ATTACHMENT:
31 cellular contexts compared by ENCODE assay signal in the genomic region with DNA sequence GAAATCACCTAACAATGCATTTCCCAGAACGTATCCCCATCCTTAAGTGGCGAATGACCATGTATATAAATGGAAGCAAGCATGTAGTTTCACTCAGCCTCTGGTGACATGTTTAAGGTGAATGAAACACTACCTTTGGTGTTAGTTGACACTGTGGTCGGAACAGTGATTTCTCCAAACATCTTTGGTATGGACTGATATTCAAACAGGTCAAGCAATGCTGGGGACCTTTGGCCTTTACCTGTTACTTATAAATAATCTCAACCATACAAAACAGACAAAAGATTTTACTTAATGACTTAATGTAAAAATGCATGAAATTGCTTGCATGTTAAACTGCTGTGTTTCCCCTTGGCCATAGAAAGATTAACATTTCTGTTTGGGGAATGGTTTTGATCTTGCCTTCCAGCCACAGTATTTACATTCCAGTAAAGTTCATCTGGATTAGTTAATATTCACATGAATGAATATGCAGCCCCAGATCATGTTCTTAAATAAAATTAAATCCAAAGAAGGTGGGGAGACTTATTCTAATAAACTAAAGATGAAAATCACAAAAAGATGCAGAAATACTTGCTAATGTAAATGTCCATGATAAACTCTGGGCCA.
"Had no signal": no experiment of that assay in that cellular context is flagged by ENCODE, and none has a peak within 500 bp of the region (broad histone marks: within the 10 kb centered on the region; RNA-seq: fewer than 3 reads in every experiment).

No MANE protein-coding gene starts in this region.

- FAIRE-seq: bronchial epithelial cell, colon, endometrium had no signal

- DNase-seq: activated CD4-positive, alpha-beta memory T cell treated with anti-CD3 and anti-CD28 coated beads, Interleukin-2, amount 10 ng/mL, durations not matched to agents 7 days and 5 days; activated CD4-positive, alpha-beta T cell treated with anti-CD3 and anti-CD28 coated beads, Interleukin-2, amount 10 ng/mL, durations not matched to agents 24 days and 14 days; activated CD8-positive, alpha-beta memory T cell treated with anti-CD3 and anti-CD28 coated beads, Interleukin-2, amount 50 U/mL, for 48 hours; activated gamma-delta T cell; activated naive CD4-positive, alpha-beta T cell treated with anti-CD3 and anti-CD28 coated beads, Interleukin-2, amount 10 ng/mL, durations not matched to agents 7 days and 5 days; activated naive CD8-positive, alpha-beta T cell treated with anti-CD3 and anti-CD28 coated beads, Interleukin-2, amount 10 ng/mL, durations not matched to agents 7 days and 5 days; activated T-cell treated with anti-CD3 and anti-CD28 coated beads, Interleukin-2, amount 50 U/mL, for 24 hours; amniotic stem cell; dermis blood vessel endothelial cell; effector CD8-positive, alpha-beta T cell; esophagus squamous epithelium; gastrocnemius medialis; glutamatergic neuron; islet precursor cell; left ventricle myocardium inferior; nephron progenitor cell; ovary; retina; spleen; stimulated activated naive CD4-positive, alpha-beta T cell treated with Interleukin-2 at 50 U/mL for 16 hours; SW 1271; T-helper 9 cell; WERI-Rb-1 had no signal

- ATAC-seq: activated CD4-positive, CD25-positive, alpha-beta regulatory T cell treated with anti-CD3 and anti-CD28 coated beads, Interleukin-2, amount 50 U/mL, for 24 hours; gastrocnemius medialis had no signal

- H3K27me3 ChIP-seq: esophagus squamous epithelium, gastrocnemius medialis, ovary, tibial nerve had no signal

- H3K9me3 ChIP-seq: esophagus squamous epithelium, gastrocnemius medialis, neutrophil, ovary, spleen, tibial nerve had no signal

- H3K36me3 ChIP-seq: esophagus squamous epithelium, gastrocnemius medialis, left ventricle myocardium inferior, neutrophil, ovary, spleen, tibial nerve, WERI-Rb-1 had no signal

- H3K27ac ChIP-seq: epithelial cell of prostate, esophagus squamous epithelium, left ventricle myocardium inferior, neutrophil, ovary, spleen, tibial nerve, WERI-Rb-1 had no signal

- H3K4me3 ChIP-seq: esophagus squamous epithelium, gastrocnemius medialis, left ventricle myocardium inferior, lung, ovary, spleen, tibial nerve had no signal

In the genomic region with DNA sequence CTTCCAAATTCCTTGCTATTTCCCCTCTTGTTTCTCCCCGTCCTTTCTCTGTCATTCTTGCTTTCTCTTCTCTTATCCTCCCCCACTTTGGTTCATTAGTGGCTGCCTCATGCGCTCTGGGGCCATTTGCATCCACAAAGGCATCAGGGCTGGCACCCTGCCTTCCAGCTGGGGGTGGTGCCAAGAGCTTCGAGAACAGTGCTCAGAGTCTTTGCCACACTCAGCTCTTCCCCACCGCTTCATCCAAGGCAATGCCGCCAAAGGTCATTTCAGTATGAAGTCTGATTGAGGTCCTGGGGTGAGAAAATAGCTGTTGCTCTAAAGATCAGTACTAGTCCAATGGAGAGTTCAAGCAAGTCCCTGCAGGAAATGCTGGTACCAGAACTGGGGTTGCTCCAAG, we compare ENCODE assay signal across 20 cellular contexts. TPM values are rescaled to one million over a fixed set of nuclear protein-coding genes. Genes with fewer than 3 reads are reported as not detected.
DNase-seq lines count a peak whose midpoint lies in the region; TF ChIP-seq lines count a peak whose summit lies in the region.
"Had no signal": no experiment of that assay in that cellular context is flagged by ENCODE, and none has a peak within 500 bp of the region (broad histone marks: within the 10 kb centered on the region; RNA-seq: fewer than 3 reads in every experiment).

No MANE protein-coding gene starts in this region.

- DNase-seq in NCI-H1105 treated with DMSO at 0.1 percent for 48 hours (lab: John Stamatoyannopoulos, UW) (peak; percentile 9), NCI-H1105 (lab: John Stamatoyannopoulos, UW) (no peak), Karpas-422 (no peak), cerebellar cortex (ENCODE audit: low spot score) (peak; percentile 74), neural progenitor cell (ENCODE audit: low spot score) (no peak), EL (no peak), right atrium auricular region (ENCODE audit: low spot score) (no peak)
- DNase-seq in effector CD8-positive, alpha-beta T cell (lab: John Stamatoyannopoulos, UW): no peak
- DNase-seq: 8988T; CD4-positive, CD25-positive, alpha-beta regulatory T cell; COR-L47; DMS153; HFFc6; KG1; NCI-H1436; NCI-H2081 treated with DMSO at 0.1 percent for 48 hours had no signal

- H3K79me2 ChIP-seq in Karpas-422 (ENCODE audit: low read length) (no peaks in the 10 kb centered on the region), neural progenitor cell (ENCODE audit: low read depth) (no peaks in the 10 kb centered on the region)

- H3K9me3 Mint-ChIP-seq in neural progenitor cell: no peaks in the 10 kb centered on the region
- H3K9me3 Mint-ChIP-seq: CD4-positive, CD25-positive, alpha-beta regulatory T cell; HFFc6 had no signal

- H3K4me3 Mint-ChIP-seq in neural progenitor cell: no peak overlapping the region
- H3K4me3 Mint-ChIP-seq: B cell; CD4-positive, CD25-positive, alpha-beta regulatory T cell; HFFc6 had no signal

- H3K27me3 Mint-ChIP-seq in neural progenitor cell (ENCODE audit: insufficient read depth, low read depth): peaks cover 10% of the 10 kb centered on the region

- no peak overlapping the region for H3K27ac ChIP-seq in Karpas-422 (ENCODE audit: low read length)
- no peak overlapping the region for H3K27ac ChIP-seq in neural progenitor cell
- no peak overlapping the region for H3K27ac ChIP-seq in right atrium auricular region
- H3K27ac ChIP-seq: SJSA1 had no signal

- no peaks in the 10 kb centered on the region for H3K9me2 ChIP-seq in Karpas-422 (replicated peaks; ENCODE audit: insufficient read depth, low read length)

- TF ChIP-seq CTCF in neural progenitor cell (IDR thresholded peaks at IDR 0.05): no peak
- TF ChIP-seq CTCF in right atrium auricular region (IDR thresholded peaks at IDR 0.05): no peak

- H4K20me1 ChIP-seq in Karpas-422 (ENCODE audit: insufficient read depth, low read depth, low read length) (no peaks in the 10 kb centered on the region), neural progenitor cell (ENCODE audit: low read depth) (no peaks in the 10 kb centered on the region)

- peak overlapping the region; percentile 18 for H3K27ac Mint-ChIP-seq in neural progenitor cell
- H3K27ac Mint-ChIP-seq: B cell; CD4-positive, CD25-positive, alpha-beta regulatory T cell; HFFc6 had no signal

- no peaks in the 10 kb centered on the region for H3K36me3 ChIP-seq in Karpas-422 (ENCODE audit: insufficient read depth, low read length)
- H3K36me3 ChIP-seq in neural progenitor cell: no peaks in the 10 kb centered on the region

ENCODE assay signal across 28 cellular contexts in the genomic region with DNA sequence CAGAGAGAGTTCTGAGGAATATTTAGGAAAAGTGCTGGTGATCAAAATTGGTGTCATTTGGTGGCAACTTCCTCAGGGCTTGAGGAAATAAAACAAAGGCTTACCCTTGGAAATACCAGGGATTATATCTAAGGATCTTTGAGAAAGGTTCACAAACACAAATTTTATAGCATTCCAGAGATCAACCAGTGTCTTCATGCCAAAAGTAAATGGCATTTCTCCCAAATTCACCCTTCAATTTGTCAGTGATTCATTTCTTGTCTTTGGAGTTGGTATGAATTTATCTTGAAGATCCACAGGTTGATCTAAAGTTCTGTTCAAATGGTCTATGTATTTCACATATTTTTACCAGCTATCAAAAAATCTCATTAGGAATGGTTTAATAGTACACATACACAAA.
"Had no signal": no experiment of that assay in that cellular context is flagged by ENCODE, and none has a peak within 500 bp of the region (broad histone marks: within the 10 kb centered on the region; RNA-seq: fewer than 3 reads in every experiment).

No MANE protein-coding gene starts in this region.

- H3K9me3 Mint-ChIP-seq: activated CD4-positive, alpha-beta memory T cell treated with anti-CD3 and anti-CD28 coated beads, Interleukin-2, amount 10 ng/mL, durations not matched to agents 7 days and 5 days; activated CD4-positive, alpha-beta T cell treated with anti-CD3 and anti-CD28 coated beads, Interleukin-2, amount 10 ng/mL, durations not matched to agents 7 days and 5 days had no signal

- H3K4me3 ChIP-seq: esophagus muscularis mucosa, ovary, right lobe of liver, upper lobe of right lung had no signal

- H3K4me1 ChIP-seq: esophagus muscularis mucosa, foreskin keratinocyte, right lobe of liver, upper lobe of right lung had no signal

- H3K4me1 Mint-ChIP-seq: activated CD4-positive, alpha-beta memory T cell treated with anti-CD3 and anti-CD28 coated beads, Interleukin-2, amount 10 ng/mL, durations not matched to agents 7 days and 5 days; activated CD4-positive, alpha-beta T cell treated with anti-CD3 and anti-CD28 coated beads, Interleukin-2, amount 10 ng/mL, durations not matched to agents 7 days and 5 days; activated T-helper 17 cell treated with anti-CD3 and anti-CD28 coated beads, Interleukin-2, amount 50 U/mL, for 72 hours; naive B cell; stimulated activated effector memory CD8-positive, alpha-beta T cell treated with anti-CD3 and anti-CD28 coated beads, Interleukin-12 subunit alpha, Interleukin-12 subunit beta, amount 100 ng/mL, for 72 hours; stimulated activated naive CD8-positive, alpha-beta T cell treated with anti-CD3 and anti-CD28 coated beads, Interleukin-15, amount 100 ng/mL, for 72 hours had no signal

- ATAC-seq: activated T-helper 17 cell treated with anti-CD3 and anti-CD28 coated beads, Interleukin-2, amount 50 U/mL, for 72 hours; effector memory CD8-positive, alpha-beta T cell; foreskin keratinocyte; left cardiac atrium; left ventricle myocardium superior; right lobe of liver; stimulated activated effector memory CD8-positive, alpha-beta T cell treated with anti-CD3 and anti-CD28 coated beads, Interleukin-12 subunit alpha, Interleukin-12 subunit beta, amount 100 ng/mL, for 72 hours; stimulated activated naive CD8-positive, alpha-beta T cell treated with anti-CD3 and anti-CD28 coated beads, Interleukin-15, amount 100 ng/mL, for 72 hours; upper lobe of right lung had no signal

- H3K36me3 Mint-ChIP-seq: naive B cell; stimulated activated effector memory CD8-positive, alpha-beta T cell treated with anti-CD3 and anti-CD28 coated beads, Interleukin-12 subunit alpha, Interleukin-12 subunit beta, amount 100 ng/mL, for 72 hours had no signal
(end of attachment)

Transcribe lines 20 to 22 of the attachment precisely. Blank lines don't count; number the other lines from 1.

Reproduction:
- H3K9me3 Mint-ChIP-seq in neural progenitor cell: no peaks in the 10 kb centered on the region
- H3K9me3 Mint-ChIP-seq: CD4-positive, CD25-positive, alpha-beta regulatory T cell; HFFc6 had no signal

- H3K4me3 Mint-ChIP-seq in neural progenitor cell: no peak overlapping the region